The main source of retracing the life of Satie continues to be his autobiography, published as a series of 6 articles called in amalgamation, Memoires d’un Amnesique translating to Memoirs of an Amnesiac, the same name was later adopted by Oscar Levant for his autobiography. Nonetheless, his works, written and published between the years 1912-14 gives us a further insight to his eccentricities, he writes, “an artist must organize his life, here’s an exact timetable of my daily activities. I rise at 7:18 and am inspired from 10:23 to 11:47. I lunch at 12:11 and leave the table at 12:14. A healthy ride on horseback around my domain follows from 1:19 to 2:53. Another bout of inspiration from 3:12 to 4:07. From 4:27 to 6:47, various occupation, fencing, reflection, immobility, visits, contemplation, dexterity, swimming etcetera. Dinner is served at 7:16 and finished at 7:20. From 8:09 to 9:50, symphonic readings out loud. I go to bed regularly at 10:37. Once a week, I wake up and start at 3:19, Tuesdays.” If anything he didn’t mention, then that probably would be his bowel timings. Satie had weird takes on food too, his subsequent article on living as an artist says that he only ate food that was white and boiled his wine and drank it cold mixed with the juice of fuchsia. His clothing was the next mystery, after releasing Messe des Pauvres independently in 1885, he earned a good sum of money that he invested into 7 identical black velvet corduroy suits, one for each day of the week and wore them with no variation for straight 10 years, during which he gave himself the title, ‘Velvet Gentleman’. The aforementioned autobiography, however, points us towards some of his jewelled achievements as a Musician too. The most exciting among them would be his links with Dadaism.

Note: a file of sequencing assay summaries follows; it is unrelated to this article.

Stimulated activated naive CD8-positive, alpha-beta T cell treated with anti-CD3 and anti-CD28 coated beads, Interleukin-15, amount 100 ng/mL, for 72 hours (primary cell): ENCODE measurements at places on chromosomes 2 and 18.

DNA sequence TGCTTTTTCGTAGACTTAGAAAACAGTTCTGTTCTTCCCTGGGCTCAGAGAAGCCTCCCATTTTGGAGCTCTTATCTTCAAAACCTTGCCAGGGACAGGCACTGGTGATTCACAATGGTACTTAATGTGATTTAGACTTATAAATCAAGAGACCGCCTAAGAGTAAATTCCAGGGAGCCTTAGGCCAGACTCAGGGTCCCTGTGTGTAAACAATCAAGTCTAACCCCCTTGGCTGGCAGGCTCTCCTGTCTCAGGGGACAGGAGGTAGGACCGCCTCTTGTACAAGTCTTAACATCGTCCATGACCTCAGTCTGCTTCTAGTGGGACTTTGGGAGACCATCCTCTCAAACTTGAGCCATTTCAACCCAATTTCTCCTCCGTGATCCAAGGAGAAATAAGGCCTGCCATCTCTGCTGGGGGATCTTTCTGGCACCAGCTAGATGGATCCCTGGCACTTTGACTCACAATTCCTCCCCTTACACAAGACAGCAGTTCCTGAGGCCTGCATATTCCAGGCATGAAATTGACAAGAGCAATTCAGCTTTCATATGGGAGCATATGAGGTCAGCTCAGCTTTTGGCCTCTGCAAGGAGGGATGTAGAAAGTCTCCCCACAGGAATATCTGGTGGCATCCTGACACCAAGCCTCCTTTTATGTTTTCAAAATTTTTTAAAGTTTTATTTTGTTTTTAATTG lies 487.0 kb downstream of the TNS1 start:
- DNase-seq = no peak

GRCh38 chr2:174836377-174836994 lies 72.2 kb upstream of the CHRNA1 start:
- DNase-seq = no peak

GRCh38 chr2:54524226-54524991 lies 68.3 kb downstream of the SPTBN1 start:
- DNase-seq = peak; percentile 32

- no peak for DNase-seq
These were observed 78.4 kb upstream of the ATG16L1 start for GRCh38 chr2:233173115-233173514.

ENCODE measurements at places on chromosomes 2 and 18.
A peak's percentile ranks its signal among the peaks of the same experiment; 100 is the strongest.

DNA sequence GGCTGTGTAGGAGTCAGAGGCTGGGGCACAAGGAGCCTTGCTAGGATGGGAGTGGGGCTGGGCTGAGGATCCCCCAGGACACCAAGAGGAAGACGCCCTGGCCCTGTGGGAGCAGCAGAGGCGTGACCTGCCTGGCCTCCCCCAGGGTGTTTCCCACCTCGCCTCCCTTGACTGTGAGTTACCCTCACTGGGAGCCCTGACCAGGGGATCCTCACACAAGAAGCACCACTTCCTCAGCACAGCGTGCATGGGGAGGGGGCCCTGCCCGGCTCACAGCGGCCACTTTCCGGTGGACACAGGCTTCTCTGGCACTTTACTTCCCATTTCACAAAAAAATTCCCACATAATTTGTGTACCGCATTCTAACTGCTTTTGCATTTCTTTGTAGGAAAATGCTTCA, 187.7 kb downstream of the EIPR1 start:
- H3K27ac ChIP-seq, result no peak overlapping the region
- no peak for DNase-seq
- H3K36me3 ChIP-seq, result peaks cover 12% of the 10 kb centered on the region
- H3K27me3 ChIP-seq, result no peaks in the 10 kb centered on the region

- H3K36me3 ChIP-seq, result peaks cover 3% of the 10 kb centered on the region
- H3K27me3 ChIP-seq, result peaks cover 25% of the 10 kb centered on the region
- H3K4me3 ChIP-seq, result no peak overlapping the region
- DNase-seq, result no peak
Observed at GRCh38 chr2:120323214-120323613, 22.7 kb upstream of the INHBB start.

Dadaism was an art movement in the early 20th century that announced itself as a reaction to World War I. It rejected logic and reason, the aestheticism of modern capitalist society and instead expressed nonsense, irrationality to demonstrate an anti-bourgeois protest. Dadaist maintained close affinities with radical left-wing and far-left politics. There were questions raised on the naming of the movement, ‘Dadaism’. The word ‘Dada’ meant ‘yes, yes’ in Rumanian and according to early Dadaist, maintained the protestant nature of the Movement.